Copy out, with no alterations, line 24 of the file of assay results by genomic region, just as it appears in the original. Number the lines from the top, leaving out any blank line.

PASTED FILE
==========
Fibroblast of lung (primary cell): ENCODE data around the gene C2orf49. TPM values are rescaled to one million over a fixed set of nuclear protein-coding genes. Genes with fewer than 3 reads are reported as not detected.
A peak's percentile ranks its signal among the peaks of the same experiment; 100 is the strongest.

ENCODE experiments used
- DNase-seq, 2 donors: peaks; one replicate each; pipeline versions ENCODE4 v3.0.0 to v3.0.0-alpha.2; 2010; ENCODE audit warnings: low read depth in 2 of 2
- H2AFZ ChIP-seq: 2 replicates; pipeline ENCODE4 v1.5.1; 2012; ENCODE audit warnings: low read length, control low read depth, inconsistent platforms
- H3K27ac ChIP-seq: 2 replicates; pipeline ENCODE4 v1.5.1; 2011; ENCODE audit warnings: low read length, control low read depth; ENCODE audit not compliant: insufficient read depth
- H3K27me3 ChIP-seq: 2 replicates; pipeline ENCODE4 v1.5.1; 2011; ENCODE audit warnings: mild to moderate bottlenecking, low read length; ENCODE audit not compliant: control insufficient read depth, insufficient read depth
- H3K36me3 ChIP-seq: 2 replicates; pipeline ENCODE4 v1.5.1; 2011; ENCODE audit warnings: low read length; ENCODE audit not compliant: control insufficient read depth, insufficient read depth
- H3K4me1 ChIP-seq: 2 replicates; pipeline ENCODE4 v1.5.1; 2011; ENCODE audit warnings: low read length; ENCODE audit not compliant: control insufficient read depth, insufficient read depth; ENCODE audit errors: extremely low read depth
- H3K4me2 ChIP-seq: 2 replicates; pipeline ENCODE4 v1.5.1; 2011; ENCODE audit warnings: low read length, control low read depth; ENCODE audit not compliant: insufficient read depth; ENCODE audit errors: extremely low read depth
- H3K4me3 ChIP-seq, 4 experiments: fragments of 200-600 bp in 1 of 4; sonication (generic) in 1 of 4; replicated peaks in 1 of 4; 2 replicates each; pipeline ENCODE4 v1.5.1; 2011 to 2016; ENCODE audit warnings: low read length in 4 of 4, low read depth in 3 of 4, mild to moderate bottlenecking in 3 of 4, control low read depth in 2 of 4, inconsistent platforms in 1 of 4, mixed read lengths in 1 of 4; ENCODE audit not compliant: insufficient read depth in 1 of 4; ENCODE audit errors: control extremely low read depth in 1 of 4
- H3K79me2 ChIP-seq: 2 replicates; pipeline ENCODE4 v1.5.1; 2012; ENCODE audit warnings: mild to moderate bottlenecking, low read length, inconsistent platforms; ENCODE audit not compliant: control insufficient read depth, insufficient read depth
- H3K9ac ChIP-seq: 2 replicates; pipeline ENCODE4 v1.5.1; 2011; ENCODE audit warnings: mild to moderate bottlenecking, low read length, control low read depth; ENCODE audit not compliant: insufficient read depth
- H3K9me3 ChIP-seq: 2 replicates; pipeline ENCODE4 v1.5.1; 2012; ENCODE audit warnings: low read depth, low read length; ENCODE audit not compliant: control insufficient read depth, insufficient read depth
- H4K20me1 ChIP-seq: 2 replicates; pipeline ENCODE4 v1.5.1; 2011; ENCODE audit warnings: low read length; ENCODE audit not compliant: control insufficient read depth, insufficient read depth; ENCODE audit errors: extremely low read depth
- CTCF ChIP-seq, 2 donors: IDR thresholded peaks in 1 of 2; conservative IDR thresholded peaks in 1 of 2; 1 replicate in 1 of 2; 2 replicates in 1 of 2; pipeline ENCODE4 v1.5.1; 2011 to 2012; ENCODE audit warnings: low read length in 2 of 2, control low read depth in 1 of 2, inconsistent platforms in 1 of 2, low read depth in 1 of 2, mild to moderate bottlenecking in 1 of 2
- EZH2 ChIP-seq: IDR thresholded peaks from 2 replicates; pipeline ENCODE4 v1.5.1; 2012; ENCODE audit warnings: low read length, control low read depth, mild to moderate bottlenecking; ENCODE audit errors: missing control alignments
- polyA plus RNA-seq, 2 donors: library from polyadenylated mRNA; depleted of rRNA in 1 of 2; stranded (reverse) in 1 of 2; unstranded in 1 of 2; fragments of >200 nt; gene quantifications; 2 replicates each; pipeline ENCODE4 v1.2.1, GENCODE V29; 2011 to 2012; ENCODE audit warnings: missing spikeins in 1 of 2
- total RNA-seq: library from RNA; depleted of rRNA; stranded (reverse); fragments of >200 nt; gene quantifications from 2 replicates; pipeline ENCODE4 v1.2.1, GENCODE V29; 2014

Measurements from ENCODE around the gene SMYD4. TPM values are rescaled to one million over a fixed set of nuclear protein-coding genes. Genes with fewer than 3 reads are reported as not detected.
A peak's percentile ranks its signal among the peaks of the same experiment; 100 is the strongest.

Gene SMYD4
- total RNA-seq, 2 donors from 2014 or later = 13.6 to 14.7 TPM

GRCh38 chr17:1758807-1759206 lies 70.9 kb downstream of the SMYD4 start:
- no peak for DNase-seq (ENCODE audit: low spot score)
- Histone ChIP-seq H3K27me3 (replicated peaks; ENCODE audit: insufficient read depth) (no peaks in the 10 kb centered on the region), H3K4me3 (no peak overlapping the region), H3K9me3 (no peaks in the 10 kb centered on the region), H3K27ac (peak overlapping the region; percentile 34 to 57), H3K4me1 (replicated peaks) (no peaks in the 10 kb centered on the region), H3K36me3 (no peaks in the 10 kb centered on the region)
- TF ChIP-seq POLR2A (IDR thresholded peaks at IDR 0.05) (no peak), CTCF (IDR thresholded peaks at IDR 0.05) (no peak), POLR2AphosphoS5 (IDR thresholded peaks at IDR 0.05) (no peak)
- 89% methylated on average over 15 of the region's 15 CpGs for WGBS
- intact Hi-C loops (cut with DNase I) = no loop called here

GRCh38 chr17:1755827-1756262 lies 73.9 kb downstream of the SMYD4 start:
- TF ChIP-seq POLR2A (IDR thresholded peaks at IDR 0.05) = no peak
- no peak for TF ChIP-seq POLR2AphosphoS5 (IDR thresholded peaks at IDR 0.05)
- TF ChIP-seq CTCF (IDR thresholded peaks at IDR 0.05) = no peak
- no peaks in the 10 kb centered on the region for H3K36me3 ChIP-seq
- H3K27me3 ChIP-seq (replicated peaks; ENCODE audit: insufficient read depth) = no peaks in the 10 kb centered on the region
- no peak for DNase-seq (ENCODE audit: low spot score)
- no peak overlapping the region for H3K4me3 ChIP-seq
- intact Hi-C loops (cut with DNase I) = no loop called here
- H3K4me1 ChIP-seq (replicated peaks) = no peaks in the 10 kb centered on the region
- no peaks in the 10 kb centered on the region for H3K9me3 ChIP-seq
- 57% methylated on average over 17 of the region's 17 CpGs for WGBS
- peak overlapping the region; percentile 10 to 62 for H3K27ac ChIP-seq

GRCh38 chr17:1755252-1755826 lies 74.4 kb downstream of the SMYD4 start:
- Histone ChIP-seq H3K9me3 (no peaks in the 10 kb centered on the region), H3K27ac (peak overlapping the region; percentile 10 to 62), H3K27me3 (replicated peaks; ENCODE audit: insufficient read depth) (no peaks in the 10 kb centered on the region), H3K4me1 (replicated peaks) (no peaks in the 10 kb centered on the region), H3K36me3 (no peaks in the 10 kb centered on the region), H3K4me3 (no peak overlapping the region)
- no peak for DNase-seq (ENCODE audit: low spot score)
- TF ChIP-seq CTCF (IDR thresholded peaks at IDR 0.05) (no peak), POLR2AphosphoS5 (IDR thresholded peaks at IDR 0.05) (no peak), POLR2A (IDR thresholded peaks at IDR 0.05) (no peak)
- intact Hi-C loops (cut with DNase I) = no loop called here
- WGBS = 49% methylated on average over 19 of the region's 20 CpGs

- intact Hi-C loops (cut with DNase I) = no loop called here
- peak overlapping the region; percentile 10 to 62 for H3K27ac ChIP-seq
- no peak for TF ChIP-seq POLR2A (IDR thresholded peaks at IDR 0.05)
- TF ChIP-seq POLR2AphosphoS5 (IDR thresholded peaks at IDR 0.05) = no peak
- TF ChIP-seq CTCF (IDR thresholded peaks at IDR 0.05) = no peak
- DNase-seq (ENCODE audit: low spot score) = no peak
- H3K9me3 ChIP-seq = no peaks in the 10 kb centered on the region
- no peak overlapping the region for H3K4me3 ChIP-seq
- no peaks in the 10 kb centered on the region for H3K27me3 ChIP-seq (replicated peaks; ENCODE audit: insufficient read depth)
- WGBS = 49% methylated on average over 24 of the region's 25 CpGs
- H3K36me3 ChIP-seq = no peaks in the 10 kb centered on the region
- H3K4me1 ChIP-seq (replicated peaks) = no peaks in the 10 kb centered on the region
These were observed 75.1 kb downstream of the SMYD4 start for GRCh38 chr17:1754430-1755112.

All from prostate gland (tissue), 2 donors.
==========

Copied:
GRCh38 chr17:1758807-1759206 lies 70.9 kb downstream of the SMYD4 start: